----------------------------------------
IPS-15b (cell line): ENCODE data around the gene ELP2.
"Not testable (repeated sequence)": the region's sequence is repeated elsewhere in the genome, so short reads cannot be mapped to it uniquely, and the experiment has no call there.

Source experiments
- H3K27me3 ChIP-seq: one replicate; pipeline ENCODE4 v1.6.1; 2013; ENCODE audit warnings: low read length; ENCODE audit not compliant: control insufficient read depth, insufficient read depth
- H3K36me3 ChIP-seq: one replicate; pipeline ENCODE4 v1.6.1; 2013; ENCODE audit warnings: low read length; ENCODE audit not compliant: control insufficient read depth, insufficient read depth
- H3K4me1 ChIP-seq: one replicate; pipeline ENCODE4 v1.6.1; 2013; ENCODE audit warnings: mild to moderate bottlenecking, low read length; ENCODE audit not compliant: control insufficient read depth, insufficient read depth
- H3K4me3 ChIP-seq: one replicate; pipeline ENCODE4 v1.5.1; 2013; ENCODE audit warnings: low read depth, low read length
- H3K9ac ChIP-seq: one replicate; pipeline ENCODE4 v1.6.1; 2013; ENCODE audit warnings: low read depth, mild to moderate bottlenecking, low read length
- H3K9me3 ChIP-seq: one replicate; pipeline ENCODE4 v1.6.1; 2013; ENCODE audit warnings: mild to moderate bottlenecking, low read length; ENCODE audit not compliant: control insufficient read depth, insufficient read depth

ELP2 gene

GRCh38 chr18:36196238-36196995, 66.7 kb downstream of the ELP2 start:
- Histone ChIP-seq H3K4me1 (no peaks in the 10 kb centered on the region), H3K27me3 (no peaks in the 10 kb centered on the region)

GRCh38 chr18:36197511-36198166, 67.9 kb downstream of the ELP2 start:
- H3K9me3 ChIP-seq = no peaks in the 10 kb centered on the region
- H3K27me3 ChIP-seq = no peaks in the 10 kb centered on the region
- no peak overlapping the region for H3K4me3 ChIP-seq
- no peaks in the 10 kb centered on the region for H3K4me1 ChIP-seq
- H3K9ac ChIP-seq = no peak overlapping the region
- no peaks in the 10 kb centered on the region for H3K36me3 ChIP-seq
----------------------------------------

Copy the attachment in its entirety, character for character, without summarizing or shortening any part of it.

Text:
IPS-15b (cell line): ENCODE data around the gene ELP2.
"Not testable (repeated sequence)": the region's sequence is repeated elsewhere in the genome, so short reads cannot be mapped to it uniquely, and the experiment has no call there.

Source experiments
- H3K27me3 ChIP-seq: one replicate; pipeline ENCODE4 v1.6.1; 2013; ENCODE audit warnings: low read length; ENCODE audit not compliant: control insufficient read depth, insufficient read depth
- H3K36me3 ChIP-seq: one replicate; pipeline ENCODE4 v1.6.1; 2013; ENCODE audit warnings: low read length; ENCODE audit not compliant: control insufficient read depth, insufficient read depth
- H3K4me1 ChIP-seq: one replicate; pipeline ENCODE4 v1.6.1; 2013; ENCODE audit warnings: mild to moderate bottlenecking, low read length; ENCODE audit not compliant: control insufficient read depth, insufficient read depth
- H3K4me3 ChIP-seq: one replicate; pipeline ENCODE4 v1.5.1; 2013; ENCODE audit warnings: low read depth, low read length
- H3K9ac ChIP-seq: one replicate; pipeline ENCODE4 v1.6.1; 2013; ENCODE audit warnings: low read depth, mild to moderate bottlenecking, low read length
- H3K9me3 ChIP-seq: one replicate; pipeline ENCODE4 v1.6.1; 2013; ENCODE audit warnings: mild to moderate bottlenecking, low read length; ENCODE audit not compliant: control insufficient read depth, insufficient read depth

ELP2 gene

GRCh38 chr18:36196238-36196995, 66.7 kb downstream of the ELP2 start:
- Histone ChIP-seq H3K4me1 (no peaks in the 10 kb centered on the region), H3K27me3 (no peaks in the 10 kb centered on the region)

GRCh38 chr18:36197511-36198166, 67.9 kb downstream of the ELP2 start:
- H3K9me3 ChIP-seq = no peaks in the 10 kb centered on the region
- H3K27me3 ChIP-seq = no peaks in the 10 kb centered on the region
- no peak overlapping the region for H3K4me3 ChIP-seq
- no peaks in the 10 kb centered on the region for H3K4me1 ChIP-seq
- H3K9ac ChIP-seq = no peak overlapping the region
- no peaks in the 10 kb centered on the region for H3K36me3 ChIP-seq